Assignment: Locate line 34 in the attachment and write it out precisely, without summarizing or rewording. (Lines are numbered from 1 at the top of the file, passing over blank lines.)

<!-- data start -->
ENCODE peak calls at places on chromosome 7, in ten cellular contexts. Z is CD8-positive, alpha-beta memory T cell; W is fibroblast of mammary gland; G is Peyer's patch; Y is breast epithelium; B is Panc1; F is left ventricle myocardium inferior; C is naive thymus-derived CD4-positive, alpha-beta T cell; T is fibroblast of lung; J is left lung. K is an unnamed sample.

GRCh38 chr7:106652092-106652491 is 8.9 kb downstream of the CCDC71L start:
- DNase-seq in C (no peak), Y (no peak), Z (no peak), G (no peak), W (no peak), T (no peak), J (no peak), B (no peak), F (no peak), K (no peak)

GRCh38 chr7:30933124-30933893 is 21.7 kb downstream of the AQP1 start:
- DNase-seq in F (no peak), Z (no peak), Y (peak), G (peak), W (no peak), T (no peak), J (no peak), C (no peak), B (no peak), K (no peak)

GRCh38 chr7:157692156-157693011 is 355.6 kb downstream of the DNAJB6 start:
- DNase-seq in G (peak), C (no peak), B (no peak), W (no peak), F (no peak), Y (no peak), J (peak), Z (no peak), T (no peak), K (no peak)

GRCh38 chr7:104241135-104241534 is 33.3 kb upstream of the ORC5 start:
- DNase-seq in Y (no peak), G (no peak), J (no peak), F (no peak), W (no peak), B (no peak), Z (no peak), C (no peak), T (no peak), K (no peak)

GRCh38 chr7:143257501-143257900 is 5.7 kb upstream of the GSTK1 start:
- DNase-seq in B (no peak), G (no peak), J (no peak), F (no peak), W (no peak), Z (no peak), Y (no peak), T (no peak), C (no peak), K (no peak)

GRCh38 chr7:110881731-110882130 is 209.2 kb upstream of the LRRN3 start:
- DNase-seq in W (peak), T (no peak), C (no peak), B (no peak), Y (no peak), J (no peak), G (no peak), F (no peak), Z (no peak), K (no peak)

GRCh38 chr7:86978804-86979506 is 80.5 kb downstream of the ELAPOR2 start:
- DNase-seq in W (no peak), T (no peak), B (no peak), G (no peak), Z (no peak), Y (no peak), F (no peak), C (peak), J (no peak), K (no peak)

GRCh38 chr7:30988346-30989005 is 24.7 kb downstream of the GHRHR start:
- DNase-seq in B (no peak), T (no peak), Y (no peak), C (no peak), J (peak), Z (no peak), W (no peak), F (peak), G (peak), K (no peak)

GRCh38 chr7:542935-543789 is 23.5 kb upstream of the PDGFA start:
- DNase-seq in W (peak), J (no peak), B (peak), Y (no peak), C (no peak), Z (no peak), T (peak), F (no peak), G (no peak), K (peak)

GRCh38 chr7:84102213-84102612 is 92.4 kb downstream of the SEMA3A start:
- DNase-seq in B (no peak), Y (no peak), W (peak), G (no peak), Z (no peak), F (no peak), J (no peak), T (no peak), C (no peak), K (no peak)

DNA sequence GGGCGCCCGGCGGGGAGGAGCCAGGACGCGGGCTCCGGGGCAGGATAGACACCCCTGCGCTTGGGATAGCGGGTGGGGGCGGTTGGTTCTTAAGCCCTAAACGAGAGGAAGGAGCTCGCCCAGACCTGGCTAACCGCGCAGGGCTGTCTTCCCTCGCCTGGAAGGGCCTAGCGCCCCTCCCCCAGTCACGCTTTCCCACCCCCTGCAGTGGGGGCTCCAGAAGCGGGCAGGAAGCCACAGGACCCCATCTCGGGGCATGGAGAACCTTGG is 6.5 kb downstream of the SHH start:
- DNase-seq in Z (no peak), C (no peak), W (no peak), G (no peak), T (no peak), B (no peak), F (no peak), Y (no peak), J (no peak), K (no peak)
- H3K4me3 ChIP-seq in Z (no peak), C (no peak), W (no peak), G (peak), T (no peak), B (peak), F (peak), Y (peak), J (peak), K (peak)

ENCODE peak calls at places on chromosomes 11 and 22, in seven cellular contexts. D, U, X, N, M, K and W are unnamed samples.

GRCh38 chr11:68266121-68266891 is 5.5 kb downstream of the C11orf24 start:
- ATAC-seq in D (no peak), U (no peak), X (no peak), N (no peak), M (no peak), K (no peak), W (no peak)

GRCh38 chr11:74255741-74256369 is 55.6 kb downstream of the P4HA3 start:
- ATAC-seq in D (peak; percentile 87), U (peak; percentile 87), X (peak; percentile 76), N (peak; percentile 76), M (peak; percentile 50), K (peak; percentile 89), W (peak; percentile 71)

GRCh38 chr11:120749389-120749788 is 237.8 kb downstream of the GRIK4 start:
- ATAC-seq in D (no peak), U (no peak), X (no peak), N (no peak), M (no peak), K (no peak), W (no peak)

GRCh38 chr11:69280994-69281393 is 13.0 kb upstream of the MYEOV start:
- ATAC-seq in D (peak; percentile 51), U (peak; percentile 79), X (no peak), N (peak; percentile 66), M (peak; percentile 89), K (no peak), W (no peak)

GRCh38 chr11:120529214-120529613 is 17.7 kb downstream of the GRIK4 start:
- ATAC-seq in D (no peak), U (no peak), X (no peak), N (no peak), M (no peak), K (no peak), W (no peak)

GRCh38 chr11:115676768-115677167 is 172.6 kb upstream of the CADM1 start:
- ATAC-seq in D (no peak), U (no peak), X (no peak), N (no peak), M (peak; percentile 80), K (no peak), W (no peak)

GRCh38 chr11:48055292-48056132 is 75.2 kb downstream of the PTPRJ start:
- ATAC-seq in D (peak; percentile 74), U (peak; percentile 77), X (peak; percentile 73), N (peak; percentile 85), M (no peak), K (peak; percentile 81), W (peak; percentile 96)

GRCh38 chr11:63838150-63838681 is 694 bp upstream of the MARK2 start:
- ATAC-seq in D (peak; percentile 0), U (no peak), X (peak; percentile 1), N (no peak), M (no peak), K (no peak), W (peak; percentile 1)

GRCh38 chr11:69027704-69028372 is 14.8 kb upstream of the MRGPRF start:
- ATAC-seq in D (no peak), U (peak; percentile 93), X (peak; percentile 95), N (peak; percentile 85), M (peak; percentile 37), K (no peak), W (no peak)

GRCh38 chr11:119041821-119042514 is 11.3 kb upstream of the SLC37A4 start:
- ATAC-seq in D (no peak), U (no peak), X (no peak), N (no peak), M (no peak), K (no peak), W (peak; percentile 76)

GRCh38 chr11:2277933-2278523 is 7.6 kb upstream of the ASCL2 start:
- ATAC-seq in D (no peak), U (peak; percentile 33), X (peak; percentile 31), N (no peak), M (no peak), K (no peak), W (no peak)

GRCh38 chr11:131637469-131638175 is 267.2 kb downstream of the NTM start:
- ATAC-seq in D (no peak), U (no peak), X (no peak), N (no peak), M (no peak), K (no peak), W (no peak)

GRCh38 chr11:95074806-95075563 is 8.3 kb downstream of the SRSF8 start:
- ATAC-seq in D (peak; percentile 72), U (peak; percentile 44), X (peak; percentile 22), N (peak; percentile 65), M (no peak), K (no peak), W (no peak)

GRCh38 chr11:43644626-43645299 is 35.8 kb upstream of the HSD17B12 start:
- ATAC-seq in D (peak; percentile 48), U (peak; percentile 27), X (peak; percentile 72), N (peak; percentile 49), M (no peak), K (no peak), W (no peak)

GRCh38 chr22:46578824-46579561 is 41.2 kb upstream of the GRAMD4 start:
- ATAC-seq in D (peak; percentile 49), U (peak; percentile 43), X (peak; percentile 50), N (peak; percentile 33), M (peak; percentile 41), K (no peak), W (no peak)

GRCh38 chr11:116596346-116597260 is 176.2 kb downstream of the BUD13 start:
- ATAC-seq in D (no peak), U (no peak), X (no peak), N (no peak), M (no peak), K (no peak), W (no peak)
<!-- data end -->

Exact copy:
GRCh38 chr11:120529214-120529613 is 17.7 kb downstream of the GRIK4 start: